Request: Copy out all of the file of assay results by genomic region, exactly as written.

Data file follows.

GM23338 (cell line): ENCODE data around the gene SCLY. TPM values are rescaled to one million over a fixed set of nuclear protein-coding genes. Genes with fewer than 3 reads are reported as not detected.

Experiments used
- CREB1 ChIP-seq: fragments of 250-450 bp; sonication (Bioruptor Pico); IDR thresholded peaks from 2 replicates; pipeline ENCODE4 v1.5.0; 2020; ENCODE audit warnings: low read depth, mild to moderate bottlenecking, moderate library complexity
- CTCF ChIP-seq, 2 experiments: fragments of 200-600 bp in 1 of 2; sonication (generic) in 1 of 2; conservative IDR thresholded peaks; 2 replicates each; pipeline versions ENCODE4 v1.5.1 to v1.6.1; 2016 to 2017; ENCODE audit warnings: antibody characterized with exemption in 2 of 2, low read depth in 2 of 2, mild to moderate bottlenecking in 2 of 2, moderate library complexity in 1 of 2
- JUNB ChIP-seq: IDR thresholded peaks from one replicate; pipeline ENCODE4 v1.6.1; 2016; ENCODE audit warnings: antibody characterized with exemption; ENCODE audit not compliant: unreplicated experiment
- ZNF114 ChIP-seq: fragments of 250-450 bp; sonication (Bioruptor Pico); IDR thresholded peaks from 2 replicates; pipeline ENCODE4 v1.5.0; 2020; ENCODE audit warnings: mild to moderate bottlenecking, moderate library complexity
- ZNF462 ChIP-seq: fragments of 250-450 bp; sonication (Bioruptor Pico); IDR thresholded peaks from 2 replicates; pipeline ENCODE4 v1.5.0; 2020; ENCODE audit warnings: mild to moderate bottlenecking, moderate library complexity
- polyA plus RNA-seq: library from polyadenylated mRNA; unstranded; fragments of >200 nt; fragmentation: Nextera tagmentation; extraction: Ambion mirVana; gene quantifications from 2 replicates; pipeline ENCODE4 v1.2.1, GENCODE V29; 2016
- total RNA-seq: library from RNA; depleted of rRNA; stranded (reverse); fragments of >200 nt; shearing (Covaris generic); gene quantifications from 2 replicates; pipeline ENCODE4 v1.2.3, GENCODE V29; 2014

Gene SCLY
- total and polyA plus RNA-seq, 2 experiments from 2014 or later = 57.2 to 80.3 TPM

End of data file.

GM23338 (cell line): ENCODE data around the gene SCLY. TPM values are rescaled to one million over a fixed set of nuclear protein-coding genes. Genes with fewer than 3 reads are reported as not detected.

Experiments used
- CREB1 ChIP-seq: fragments of 250-450 bp; sonication (Bioruptor Pico); IDR thresholded peaks from 2 replicates; pipeline ENCODE4 v1.5.0; 2020; ENCODE audit warnings: low read depth, mild to moderate bottlenecking, moderate library complexity
- CTCF ChIP-seq, 2 experiments: fragments of 200-600 bp in 1 of 2; sonication (generic) in 1 of 2; conservative IDR thresholded peaks; 2 replicates each; pipeline versions ENCODE4 v1.5.1 to v1.6.1; 2016 to 2017; ENCODE audit warnings: antibody characterized with exemption in 2 of 2, low read depth in 2 of 2, mild to moderate bottlenecking in 2 of 2, moderate library complexity in 1 of 2
- JUNB ChIP-seq: IDR thresholded peaks from one replicate; pipeline ENCODE4 v1.6.1; 2016; ENCODE audit warnings: antibody characterized with exemption; ENCODE audit not compliant: unreplicated experiment
- ZNF114 ChIP-seq: fragments of 250-450 bp; sonication (Bioruptor Pico); IDR thresholded peaks from 2 replicates; pipeline ENCODE4 v1.5.0; 2020; ENCODE audit warnings: mild to moderate bottlenecking, moderate library complexity
- ZNF462 ChIP-seq: fragments of 250-450 bp; sonication (Bioruptor Pico); IDR thresholded peaks from 2 replicates; pipeline ENCODE4 v1.5.0; 2020; ENCODE audit warnings: mild to moderate bottlenecking, moderate library complexity
- polyA plus RNA-seq: library from polyadenylated mRNA; unstranded; fragments of >200 nt; fragmentation: Nextera tagmentation; extraction: Ambion mirVana; gene quantifications from 2 replicates; pipeline ENCODE4 v1.2.1, GENCODE V29; 2016
- total RNA-seq: library from RNA; depleted of rRNA; stranded (reverse); fragments of >200 nt; shearing (Covaris generic); gene quantifications from 2 replicates; pipeline ENCODE4 v1.2.3, GENCODE V29; 2014

Gene SCLY
- total and polyA plus RNA-seq, 2 experiments from 2014 or later = 57.2 to 80.3 TPM